• Last week the Houston City Council voted 13-2 to require developers who receive tax abatements to commit to providing community benefits in at least one of eight areas: local job recruitment; public improvements; crime prevention through environmental design; affordable or workforce housing; job training; participation in re-entry programs; or paid internships for low-income students. According to Next City, more cities are “reassessing the ways they incentivize private development, with an eye toward extracting more public benefit in the process.” In 2016, the Philadelphia Redevelopment Authority began requiring developers to outline the “social impact” of their proposals when responding to request for proposals for developments on publicly owned land, and Minneapolis is considering requiring an affordable housing component in projects that take advantage of tax increment financing. (Next City, May 24)

In Case You Missed it

  • The House Appropriations Committee voted 34-17 to approve their Fiscal Year (FY) 2019 Transportation, Housing, and Urban Development (THUD) Appropriations Bill, advancing it to a full floor vote. The bill provides $43.6 billion in net discretionary funding for HUD, which represents a $941 million increase above FY 2018 enacted levels. The House THUD Appropriations bill would: increase funding for Section 8 Housing Choice Vouchers, providing $22.476 billion, which is a $455 million increase over FY 2018 enacted levels; provide level funding for the Community Development Block Grant  Program at $3.3 billion and the Section 4 Capacity Building for Affordable Housing and Community Development Program at $35 million; and allocate $50 million for a new family mobility demonstration project, which would allow families living in HUD-supported housing to move to lower-poverty, higher-opportunity areas. However, the bill would cut funding for the HOME Investment Partnerships Program by $162 million to $1.2 billion. For more information on the House THUD Appropriations bill, see Enterprise’s blog post and updated appropriations and budget chart.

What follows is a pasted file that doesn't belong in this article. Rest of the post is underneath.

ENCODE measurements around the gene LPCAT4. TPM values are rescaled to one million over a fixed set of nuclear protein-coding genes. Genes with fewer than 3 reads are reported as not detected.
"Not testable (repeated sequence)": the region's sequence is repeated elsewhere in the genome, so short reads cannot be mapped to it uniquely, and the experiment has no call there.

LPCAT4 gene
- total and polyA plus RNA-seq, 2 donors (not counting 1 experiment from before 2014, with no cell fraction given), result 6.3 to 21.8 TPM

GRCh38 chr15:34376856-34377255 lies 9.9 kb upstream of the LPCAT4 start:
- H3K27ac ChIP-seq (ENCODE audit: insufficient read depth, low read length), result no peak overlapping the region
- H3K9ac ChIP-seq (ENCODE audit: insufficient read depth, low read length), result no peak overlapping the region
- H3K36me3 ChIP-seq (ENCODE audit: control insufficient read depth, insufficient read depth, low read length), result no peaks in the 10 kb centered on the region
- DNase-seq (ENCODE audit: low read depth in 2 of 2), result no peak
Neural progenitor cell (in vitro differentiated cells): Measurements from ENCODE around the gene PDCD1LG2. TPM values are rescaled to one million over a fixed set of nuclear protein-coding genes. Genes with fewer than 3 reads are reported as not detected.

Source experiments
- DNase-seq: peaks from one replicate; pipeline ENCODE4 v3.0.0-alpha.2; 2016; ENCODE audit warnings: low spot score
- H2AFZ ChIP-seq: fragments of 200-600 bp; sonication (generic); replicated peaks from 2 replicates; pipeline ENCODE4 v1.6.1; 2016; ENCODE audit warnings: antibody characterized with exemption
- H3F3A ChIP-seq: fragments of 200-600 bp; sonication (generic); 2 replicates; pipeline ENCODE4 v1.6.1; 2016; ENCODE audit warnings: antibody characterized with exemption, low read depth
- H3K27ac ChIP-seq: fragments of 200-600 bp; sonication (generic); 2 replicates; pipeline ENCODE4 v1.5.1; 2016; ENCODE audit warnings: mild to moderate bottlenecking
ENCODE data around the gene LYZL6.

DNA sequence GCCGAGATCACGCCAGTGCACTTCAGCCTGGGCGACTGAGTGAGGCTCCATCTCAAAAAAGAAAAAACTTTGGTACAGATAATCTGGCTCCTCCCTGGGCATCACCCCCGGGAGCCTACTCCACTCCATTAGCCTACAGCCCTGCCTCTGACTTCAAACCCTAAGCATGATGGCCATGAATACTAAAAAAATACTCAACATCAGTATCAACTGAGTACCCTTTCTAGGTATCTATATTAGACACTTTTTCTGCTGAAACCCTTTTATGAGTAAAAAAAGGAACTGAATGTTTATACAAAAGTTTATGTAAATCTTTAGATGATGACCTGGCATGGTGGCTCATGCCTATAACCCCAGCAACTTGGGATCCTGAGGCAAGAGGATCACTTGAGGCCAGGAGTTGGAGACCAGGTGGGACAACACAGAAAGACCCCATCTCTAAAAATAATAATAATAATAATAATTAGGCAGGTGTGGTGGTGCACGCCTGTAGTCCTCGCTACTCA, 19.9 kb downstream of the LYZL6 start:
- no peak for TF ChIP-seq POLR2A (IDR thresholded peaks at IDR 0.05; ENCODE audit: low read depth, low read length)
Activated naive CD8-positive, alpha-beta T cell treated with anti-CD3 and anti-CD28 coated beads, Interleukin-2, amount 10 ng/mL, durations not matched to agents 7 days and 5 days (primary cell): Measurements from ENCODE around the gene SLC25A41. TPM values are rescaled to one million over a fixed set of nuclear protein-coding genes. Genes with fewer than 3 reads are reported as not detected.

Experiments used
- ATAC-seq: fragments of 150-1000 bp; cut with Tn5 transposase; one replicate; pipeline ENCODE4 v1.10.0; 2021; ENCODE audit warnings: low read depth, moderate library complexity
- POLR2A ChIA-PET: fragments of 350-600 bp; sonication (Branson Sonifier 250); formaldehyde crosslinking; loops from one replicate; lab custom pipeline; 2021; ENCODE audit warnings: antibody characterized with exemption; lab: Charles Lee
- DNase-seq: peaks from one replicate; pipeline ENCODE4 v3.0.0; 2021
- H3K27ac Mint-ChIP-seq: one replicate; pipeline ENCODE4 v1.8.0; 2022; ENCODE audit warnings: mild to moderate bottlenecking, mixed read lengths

• Representative Carlos Curbelo (R-FL-26) is circulating a ‘Dear Colleague’ letter asking his House colleagues to cosponsor the Affordable Housing Credit Improvement Act (H.R. 1661), bipartisan legislation that would strengthen the Low-Income Housing Tax Credit (Housing Credit). In the letter, Representative Curbelo notes that the legislation “will make the Housing Credit more flexible, simplify program requirements, support the preservation of existing affordable housing, facilitate Housing Credit development in challenging markets and for hoard-to-reach populations, and institute other modifications to make the Credit an even more effective program.” Congress enacted income averaging, a provision from H.R. 1661, in the March omnibus spending bill. Representative Curbelo now urges Congress to advance the remaining provisions of H.R. 1661 to strengthen the Housing Credit and ensure that the program will be best able to meet today’s affordable housing challenges. The ACTION Campaign urges Housing Credit stakeholders to share this letter with elected officials and ask them to cosponsor H.R. 1661.